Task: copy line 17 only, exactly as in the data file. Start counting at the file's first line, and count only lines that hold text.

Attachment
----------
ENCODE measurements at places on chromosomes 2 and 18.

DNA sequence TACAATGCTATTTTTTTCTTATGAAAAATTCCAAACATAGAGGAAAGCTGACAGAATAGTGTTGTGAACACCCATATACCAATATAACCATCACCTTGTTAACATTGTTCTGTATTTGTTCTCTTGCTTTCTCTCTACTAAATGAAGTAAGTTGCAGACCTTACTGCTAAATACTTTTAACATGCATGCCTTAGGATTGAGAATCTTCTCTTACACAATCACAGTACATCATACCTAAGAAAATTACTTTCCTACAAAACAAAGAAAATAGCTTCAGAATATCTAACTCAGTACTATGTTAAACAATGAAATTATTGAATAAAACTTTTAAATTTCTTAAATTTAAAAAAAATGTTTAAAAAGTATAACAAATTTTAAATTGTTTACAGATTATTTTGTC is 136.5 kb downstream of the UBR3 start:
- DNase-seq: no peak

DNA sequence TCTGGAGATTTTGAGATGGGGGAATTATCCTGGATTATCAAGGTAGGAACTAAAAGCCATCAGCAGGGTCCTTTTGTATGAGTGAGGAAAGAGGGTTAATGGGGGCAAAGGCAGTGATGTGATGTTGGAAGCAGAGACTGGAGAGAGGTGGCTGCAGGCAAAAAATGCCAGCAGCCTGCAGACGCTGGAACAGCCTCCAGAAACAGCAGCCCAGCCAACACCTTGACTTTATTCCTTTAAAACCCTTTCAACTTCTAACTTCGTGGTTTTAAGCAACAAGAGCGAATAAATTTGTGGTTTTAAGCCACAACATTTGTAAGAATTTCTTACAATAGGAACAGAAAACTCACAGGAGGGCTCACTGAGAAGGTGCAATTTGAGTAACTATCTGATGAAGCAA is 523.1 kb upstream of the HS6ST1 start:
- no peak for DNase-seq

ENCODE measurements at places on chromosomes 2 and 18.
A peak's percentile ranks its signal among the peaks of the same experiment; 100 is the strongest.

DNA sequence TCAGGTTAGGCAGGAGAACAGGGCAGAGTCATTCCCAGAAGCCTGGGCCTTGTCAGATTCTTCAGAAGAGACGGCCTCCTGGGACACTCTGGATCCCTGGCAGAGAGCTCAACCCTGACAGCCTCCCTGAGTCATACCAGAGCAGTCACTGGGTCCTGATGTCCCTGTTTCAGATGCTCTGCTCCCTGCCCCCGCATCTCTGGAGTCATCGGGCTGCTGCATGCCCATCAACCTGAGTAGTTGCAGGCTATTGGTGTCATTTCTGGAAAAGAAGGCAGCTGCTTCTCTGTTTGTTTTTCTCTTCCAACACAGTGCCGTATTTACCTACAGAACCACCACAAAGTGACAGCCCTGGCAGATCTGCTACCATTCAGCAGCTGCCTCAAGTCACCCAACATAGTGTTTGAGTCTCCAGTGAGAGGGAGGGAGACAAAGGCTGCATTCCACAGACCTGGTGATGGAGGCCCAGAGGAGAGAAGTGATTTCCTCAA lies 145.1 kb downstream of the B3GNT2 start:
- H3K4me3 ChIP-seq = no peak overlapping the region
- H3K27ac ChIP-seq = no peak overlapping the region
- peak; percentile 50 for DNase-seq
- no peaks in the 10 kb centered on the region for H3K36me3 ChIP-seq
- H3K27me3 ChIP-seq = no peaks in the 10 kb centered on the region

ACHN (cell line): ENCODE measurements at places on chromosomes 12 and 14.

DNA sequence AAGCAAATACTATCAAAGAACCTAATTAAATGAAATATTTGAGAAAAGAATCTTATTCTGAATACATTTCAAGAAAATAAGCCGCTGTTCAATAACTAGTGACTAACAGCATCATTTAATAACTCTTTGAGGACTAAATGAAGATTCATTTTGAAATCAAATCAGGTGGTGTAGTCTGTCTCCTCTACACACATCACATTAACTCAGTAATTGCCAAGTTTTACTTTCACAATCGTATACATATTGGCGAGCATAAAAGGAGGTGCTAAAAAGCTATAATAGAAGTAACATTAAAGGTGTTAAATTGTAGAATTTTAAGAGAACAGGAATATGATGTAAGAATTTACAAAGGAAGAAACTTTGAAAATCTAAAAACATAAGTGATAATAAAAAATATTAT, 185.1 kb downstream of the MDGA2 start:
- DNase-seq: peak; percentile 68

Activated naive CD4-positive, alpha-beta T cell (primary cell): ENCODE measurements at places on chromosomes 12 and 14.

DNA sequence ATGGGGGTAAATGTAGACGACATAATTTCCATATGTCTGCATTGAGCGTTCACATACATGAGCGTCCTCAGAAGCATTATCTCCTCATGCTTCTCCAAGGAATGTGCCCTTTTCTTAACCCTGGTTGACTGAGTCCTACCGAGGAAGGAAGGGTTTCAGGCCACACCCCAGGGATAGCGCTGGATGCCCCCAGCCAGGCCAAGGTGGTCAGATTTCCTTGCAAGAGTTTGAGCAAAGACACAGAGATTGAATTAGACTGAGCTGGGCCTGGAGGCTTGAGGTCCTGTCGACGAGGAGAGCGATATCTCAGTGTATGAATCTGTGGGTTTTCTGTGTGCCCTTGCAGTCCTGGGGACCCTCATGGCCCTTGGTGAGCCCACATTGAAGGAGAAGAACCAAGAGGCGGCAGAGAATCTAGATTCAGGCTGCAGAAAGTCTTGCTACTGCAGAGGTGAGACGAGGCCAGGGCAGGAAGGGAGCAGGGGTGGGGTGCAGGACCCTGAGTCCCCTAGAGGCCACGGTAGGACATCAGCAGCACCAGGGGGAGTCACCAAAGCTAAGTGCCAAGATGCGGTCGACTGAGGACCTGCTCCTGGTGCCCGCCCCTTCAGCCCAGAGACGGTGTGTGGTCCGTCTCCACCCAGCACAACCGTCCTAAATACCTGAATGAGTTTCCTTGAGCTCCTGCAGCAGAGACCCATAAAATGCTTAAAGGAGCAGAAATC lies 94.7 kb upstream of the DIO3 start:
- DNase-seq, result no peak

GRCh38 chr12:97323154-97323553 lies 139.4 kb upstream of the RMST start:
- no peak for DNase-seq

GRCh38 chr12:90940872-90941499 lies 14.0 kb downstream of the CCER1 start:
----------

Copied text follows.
Activated naive CD4-positive, alpha-beta T cell (primary cell): ENCODE measurements at places on chromosomes 12 and 14.